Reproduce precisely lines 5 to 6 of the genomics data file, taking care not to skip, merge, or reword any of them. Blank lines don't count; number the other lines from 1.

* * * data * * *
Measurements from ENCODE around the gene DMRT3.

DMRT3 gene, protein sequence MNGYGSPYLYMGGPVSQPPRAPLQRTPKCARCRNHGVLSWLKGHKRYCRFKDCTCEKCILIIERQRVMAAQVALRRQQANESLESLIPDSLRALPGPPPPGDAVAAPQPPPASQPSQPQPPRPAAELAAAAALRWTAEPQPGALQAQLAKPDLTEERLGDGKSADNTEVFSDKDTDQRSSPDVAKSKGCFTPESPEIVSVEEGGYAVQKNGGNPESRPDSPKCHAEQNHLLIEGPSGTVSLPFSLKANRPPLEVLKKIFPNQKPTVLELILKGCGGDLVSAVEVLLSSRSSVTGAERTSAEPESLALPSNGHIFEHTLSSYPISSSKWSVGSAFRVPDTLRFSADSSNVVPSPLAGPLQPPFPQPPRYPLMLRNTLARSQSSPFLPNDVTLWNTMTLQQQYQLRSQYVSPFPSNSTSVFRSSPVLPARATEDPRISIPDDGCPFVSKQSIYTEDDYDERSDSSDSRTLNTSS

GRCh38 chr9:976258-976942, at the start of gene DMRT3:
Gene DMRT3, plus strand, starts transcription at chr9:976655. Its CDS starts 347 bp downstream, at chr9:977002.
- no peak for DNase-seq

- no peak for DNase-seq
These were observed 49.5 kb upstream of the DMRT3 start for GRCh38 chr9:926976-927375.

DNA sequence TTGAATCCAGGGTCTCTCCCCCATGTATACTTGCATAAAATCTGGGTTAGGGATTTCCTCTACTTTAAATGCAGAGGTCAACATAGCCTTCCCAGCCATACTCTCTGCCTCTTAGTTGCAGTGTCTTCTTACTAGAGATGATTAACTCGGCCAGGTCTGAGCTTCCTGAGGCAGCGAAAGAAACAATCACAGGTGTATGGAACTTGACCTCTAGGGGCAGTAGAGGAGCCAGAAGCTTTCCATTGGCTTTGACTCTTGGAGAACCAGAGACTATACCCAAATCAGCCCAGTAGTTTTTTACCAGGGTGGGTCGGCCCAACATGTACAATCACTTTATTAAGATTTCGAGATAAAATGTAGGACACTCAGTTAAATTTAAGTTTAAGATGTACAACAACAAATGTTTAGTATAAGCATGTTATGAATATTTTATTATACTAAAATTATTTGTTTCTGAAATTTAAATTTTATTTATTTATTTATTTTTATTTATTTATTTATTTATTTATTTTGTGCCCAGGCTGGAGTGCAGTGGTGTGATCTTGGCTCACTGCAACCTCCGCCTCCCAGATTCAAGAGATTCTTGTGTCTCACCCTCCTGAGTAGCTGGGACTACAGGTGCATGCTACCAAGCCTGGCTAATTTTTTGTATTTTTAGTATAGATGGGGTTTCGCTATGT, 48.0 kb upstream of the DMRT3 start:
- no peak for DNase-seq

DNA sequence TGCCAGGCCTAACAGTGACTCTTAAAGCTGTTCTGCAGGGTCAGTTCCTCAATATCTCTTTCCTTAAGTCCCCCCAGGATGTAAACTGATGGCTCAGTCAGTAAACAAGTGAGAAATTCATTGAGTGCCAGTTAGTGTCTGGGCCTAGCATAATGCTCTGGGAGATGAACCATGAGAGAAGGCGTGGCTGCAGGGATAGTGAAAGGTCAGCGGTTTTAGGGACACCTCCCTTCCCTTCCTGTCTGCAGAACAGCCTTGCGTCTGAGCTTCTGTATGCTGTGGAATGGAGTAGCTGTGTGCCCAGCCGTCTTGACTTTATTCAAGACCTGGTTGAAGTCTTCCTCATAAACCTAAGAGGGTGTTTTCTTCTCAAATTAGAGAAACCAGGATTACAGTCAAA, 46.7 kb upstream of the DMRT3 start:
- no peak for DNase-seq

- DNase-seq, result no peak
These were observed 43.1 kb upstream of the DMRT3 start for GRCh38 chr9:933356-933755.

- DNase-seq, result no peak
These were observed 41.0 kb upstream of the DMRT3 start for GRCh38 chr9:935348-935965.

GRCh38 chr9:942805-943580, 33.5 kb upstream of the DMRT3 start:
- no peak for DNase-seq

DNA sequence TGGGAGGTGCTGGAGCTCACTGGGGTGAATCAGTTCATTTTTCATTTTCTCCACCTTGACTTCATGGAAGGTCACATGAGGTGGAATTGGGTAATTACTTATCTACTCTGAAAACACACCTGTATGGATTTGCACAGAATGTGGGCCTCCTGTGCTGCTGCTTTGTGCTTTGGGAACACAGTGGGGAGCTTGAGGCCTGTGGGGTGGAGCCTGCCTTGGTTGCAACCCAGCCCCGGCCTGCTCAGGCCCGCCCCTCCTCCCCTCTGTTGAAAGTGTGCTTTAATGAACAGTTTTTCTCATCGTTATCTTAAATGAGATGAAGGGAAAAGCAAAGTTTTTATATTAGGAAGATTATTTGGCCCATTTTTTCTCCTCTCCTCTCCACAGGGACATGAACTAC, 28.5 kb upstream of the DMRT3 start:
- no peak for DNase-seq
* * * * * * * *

- no peak for DNase-seq

- no peak for DNase-seq